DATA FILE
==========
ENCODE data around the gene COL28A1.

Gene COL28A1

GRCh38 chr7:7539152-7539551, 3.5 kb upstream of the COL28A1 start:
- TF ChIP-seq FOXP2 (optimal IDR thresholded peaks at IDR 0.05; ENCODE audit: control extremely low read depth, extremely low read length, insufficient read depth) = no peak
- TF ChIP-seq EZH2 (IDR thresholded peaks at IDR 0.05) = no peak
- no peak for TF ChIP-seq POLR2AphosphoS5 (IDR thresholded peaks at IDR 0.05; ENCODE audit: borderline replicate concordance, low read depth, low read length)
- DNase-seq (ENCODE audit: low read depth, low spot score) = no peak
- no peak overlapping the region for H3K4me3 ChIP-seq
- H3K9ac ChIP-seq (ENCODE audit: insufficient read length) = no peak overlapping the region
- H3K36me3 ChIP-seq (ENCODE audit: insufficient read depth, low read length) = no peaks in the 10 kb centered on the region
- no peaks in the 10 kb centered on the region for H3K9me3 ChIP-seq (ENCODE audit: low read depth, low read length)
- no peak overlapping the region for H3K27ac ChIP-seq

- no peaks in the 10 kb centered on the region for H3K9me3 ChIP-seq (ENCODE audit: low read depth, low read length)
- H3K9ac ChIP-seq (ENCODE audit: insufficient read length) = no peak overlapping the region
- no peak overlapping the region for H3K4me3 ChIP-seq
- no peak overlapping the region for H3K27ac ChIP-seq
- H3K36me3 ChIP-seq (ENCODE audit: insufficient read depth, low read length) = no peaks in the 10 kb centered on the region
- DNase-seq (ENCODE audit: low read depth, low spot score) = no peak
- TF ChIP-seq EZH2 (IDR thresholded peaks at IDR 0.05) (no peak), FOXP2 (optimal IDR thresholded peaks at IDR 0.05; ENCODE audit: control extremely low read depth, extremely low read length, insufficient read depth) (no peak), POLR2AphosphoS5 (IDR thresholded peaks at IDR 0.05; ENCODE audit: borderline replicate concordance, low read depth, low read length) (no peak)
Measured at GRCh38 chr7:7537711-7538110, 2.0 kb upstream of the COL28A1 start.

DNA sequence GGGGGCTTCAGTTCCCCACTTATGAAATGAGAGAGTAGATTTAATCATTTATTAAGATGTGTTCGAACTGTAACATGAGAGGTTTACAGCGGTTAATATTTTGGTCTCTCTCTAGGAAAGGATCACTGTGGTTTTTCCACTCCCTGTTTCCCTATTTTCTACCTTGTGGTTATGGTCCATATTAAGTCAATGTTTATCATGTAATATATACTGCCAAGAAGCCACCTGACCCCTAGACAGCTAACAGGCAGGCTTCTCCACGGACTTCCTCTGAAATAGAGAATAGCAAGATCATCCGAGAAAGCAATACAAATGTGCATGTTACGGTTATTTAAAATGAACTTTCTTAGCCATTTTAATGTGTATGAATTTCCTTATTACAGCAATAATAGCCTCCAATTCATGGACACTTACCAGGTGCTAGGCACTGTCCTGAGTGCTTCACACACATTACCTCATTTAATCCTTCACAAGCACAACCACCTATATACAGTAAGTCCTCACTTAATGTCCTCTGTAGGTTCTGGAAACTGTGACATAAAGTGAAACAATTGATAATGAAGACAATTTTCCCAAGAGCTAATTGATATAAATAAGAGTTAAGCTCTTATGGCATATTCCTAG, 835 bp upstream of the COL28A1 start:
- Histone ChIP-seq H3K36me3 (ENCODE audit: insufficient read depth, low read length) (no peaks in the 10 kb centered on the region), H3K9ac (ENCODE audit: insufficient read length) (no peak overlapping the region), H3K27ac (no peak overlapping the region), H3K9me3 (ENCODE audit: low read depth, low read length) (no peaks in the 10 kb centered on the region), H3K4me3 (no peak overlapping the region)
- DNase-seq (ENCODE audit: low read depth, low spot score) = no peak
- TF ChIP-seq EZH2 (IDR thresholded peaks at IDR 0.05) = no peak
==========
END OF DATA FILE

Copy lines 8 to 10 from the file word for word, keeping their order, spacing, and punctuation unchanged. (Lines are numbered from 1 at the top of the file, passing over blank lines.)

- no peak overlapping the region for H3K4me3 ChIP-seq
- H3K9ac ChIP-seq (ENCODE audit: insufficient read length) = no peak overlapping the region
- H3K36me3 ChIP-seq (ENCODE audit: insufficient read depth, low read length) = no peaks in the 10 kb centered on the region